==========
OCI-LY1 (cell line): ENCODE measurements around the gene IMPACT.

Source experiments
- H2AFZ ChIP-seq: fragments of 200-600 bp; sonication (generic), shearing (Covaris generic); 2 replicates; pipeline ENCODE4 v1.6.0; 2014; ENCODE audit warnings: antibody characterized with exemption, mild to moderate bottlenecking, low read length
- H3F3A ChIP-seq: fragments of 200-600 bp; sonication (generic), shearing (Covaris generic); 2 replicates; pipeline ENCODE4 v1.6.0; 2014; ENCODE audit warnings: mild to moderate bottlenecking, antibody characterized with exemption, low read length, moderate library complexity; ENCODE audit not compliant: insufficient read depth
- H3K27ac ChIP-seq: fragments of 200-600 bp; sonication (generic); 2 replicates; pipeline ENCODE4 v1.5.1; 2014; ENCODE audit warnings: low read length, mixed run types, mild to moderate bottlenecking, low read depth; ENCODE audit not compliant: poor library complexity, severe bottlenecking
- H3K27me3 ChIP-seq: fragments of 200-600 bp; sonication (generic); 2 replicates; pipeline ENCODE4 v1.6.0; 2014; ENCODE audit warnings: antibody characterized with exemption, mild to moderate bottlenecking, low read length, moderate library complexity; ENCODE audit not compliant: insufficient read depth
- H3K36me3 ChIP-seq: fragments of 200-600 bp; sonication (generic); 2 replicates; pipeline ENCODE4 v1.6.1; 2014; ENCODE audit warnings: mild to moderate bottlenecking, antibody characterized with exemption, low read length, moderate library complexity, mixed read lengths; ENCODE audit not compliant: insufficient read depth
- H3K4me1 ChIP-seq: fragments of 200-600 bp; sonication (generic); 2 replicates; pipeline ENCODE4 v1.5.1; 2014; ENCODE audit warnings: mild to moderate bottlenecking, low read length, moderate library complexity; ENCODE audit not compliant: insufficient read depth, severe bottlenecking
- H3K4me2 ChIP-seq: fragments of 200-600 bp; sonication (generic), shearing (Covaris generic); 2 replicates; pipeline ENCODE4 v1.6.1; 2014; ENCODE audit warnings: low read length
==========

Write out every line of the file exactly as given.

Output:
OCI-LY1 (cell line): ENCODE measurements around the gene IMPACT.

Source experiments
- H2AFZ ChIP-seq: fragments of 200-600 bp; sonication (generic), shearing (Covaris generic); 2 replicates; pipeline ENCODE4 v1.6.0; 2014; ENCODE audit warnings: antibody characterized with exemption, mild to moderate bottlenecking, low read length
- H3F3A ChIP-seq: fragments of 200-600 bp; sonication (generic), shearing (Covaris generic); 2 replicates; pipeline ENCODE4 v1.6.0; 2014; ENCODE audit warnings: mild to moderate bottlenecking, antibody characterized with exemption, low read length, moderate library complexity; ENCODE audit not compliant: insufficient read depth
- H3K27ac ChIP-seq: fragments of 200-600 bp; sonication (generic); 2 replicates; pipeline ENCODE4 v1.5.1; 2014; ENCODE audit warnings: low read length, mixed run types, mild to moderate bottlenecking, low read depth; ENCODE audit not compliant: poor library complexity, severe bottlenecking
- H3K27me3 ChIP-seq: fragments of 200-600 bp; sonication (generic); 2 replicates; pipeline ENCODE4 v1.6.0; 2014; ENCODE audit warnings: antibody characterized with exemption, mild to moderate bottlenecking, low read length, moderate library complexity; ENCODE audit not compliant: insufficient read depth
- H3K36me3 ChIP-seq: fragments of 200-600 bp; sonication (generic); 2 replicates; pipeline ENCODE4 v1.6.1; 2014; ENCODE audit warnings: mild to moderate bottlenecking, antibody characterized with exemption, low read length, moderate library complexity, mixed read lengths; ENCODE audit not compliant: insufficient read depth
- H3K4me1 ChIP-seq: fragments of 200-600 bp; sonication (generic); 2 replicates; pipeline ENCODE4 v1.5.1; 2014; ENCODE audit warnings: mild to moderate bottlenecking, low read length, moderate library complexity; ENCODE audit not compliant: insufficient read depth, severe bottlenecking
- H3K4me2 ChIP-seq: fragments of 200-600 bp; sonication (generic), shearing (Covaris generic); 2 replicates; pipeline ENCODE4 v1.6.1; 2014; ENCODE audit warnings: low read length